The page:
When Inflation Is High, Hedge Fund Managers Thrive

Historical data suggest inflation-flustered investors could build a diversified portfolio of hedge funds to protect themselves.

Stefani Reynolds/Bloomberg

Stefani Reynolds/Bloomberg

The first serious signs of inflation appearing in decades have investors concerned — but rising prices and interest rates may be a good thing for hedge fund managers and investors that hold diversified hedge fund portfolios.

Hedge funds as group have historically thrived during different points in the inflation lifecycle, according to new analysis from PivotalPath. The research firm analyzed 23 years of market and proprietary hedge fund data to determine the effect of inflation on different hedge fund strategies.

Inflation can hammer a portfolio as businesses pay higher wages and higher prices for supplies and as bonds issued at low yields fall in value. At the same time, investors fear that the Federal Reserve and other central banks may curb their loose monetary policies, including raising the low interest rates that have fueled the market’s gains for years.

But PivotalPath found that once interest rates reach an elevated level, about 3 percent in the study, all hedge fund strategies, tracked as a group, significantly outperformed the S&P 500 index.

Then when rates move back down, all hedge fund strategies outperformed equities along the way.


The PivotalPath Hedge Fund Composite Index, which represents all strategies tracked by the firm, returned an annualized 9 percent compared to the S&P 500’s 1 percent return during those same periods. In its research, PivotalPath used the 10-year Treasury rate as a proxy for inflation, because a yield increase on the note indicates that the market expects inflation.

Jon Caplis, CEO of PivotalPath, said the starting point for the research was determining what happens to both the S&P 500, as a proxy for equities, and hedge fund strategies in general during two different periods of time: while rates are rising and once the level of rates becomes high.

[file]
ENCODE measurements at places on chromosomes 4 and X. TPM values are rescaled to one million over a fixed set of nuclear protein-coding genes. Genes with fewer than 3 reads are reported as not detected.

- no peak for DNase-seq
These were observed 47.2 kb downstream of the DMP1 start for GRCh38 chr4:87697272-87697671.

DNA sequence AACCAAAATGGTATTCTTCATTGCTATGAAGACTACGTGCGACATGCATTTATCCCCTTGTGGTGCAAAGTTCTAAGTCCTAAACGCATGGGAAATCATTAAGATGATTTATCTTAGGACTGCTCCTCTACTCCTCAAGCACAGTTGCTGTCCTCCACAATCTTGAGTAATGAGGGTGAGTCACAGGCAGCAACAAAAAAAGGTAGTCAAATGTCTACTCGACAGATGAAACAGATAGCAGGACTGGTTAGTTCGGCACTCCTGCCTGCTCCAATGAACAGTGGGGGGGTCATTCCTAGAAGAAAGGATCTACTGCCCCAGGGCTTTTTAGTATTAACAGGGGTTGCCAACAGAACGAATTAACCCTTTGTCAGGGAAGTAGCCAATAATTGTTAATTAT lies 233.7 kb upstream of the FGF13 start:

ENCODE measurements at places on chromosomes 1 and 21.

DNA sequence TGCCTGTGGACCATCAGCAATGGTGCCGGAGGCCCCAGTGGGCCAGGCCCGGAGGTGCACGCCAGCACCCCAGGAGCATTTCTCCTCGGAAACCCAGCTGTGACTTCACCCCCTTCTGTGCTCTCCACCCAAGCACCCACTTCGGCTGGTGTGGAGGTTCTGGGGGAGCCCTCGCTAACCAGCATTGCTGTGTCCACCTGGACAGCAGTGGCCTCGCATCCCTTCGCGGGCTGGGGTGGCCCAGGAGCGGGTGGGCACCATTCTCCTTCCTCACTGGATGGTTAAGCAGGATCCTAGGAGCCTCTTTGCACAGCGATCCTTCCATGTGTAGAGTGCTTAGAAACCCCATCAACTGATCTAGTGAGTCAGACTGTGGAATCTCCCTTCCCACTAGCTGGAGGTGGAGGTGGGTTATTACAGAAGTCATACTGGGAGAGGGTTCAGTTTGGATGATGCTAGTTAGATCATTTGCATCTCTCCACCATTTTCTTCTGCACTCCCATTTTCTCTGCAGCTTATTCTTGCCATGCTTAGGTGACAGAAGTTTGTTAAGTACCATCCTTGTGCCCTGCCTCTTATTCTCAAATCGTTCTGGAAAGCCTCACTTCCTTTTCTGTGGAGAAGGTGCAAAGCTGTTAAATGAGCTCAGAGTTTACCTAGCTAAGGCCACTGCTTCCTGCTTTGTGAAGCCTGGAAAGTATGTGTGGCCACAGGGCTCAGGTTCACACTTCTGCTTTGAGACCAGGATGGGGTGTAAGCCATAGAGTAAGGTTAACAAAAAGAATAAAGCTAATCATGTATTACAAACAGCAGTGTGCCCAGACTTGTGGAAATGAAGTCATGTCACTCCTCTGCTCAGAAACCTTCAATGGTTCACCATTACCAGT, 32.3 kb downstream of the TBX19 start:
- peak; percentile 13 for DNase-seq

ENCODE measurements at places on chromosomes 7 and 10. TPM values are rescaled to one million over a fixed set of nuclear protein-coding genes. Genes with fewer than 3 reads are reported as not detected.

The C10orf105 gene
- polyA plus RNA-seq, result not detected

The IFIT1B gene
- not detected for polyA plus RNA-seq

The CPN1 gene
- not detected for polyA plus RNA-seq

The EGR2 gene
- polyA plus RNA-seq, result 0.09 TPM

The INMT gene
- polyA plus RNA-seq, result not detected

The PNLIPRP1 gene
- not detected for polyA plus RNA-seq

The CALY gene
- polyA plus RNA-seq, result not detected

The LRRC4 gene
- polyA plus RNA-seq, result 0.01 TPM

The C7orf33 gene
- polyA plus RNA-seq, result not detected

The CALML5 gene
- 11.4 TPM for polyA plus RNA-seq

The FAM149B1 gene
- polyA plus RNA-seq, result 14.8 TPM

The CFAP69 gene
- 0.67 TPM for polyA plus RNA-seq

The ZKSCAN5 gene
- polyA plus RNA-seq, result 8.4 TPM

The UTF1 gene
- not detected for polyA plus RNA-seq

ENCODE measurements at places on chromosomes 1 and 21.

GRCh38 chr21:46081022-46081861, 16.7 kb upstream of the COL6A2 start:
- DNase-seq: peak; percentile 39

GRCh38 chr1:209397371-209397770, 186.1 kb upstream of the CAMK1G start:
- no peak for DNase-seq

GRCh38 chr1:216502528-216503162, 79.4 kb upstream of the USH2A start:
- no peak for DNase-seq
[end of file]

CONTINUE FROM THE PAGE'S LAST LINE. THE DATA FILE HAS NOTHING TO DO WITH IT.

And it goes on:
“Conventional wisdom is that high rates are bad for equities,” Caplis said. “First it’s more complicated than that. And second people don’t generally study what happens to hedge funds.”

Hedge Funds Outperform When Rates Are High — And Falling

When rates were low — between 0 and 3 percent on the 10-year Treasury — the S&P 500 returned 16 percent annually, according to PivotalPath. When rates were high — between 3 and 7 percent — the S&P 500 returned 5.2 percent annually. That’s a difference of 10.9 percent.

By contrast, PivotalPath’s hedge fund composite index returned 7.8 percent annualized when rates were low, and 12.2 percent when rates were high.

While periods of high rates aren’t great for equities, it’s a different story along the way up, according to the research firm. In that case, equities are generally good performers. That sets up a tough benchmark for hedge funds to beat.

PivotalPath then studied the periods when rates are moving. It found that when yields were rising in a given month, the S&P 500 returned on average 20.9 percent annualized. When rates were falling in a month, PivotalPath found that the S&P 500 returned 1.2 percent annualized. Meanwhile, PivotalPath’s hedge fund composite returned 11.9 percent when rates were increasing and 8.8 percent when they were on the decline.

“Overall, a diversified hedge fund portfolio does pretty well. It doesn’t outperform equities when rates are rising, but it holds its own,” Caplis said. “The kicker is when rates fall, hedge funds do really well, and over time you could outperform the S&P by 800 basis points when the S&P is kind of flat.”

While hedge funds might underperform when the S&P 500 is up significantly, “you’d take that trade all day long, because of that downside protection in a month like March 2020 and in an environment where there is so much uncertainty,” Caplis added.

Caplis explained that hedge funds can thrive in a high-rate environment as well. That’s because of tail winds embedded in hedge fund strategies, such as collateral earning a higher rate and hedge funds getting paid to borrow stock. “That works at exactly the time where conventional wisdom says when rates are high, equities have trouble,” he said.

But equity hedge funds don’t face the same trouble, according to PivotalPath. Investors concerned about rising rates and inflation can turn to energy and financials equity sector funds, event-driven managers, and credit hedge funds, among others. The research firm’s equity diversified index returned 16.4 percent during these periods; equity sector funds returned 19.8 percent; and event-driven funds generated 16.4 percent.